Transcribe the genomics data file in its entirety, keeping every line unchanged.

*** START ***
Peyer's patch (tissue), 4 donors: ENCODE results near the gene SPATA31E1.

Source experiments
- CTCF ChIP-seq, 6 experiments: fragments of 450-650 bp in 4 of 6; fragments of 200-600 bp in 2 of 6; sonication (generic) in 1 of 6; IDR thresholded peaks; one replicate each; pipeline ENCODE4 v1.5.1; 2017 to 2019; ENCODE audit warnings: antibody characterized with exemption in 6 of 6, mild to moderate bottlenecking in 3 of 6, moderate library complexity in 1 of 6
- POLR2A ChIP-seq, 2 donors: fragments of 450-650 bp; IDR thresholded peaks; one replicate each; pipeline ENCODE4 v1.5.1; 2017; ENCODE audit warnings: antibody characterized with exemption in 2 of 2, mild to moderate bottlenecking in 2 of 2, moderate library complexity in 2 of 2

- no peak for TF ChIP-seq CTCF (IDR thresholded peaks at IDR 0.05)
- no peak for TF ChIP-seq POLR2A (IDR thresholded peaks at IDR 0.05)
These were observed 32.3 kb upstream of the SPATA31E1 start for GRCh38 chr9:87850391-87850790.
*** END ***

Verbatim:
Peyer's patch (tissue), 4 donors: ENCODE results near the gene SPATA31E1.

Source experiments
- CTCF ChIP-seq, 6 experiments: fragments of 450-650 bp in 4 of 6; fragments of 200-600 bp in 2 of 6; sonication (generic) in 1 of 6; IDR thresholded peaks; one replicate each; pipeline ENCODE4 v1.5.1; 2017 to 2019; ENCODE audit warnings: antibody characterized with exemption in 6 of 6, mild to moderate bottlenecking in 3 of 6, moderate library complexity in 1 of 6
- POLR2A ChIP-seq, 2 donors: fragments of 450-650 bp; IDR thresholded peaks; one replicate each; pipeline ENCODE4 v1.5.1; 2017; ENCODE audit warnings: antibody characterized with exemption in 2 of 2, mild to moderate bottlenecking in 2 of 2, moderate library complexity in 2 of 2

- no peak for TF ChIP-seq CTCF (IDR thresholded peaks at IDR 0.05)
- no peak for TF ChIP-seq POLR2A (IDR thresholded peaks at IDR 0.05)
These were observed 32.3 kb upstream of the SPATA31E1 start for GRCh38 chr9:87850391-87850790.